Demand for such cuddly characters pushed sales of plush dolls from 281 million dollars in 1982 to 544 million in 1984. The upward trend should continue this year and next. Sales of traditional dolls lagged last year, at 1.3 billion dollars, bu Barbie continues to do well. To keep her up to date, Mattel has given Barbie a personal computer, an exercise room and an attache case with a play calculator, credit card, newsmagazines and business cards. For night, she has elegant evening attire.
They've been around awhile, but many ordinary toys continue to sell steadily. "There's still excitement about basic items," says Douglas Thomson, president of the Toy Manufacturers of America. "In most places I've visited, Lego construction assortments already are sold out, and Play-Doh may be hard to find."
Still showing up in Santa's bag this year are Slinkys, puzzles, Colorforms, Brio wooden-train sets, dollhouses, electric trains, Crayolas and cowboy outfits and guns. A new construction toy introduced by Matchbox is Linkits, made up of plastic connectors.
Thanks to Trivial Pursuit, the big money for the billion-dollar boardgame industry is with the adult audience. While the Selchow & Righter game remains in vogue, its sales in 1985 are expected to be just half of the 20 million games moved in 1984.
Some of the luster has been stolen by more than 80 competitors, including one on trivia about Notre Dame University. Milton-Bradley's Stage II requires players not only to answer trivia questions but to be first to identify a unifying theme for the answers. Sexual and Biblical trivia games are in greatest demand.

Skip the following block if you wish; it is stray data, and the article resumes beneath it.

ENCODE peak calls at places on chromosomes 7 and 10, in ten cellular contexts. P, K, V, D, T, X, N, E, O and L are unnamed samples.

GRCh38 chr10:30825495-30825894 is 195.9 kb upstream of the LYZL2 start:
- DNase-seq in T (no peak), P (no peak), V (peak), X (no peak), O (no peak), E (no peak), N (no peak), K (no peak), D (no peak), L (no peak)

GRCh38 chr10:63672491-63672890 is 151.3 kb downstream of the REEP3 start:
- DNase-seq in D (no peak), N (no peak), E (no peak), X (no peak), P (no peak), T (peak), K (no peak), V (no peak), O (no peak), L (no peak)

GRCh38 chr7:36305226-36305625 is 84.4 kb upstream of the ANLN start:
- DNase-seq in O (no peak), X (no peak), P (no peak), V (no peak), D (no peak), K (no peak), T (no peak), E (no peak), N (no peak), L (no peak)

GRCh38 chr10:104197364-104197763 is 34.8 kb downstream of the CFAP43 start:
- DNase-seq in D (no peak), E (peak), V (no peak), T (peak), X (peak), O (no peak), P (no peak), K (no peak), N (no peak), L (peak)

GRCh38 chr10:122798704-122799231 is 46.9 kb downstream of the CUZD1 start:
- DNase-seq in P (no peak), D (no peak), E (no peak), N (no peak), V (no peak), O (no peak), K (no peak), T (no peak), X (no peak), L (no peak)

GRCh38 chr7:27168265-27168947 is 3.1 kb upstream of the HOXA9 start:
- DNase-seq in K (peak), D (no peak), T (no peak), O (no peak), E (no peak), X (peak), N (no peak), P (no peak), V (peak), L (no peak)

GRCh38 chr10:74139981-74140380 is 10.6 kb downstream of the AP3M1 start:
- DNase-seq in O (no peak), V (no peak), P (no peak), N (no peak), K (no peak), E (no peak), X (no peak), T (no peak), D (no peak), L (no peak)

Also catchin on among board games is Supremacy, the Game of the Superpowers, a $40 game in which players can move armies, acquire nations and even decide whether to launch a nuclear attack.
A bigger favorite this year: Murder-mystery role-playing games. Among them are How to Host a Murder, Murder to Go, Who Killed Roger Ellington? and Murder at the Mission. Also popular is a video version of the board game Clue.
While demand for games and toys always peaks at Christmas, the industry is trying to spread sales out through the entire year. The share of toys and games sold in the October-to-December quarter dropped from 85 percent in 1979 to 55 percent last year. Some companies will introduce their 1986 products this December, and many are planning big campaigns for Easter toys.
"If there's a problem, it's that a small number of companies--Hasbro, Coleco, Mattel, Tonka, Tomy and Kenner--seem to dominate the industry," says Thomson. "Their success makes it difficult for the small company with similar products."
For 1986, the industry anticipates that electronic games and traditional dolls will continue their decline in popularity but that sales will increase for action figures, bears, cuddly dolls and games.
Rather than come up with bold new products, toy makers are reaping profits from new verions of the same Cabbage Patch dolls, Transformers and Masters of the Universe. Half of today's top 20 toys have been around two or three years.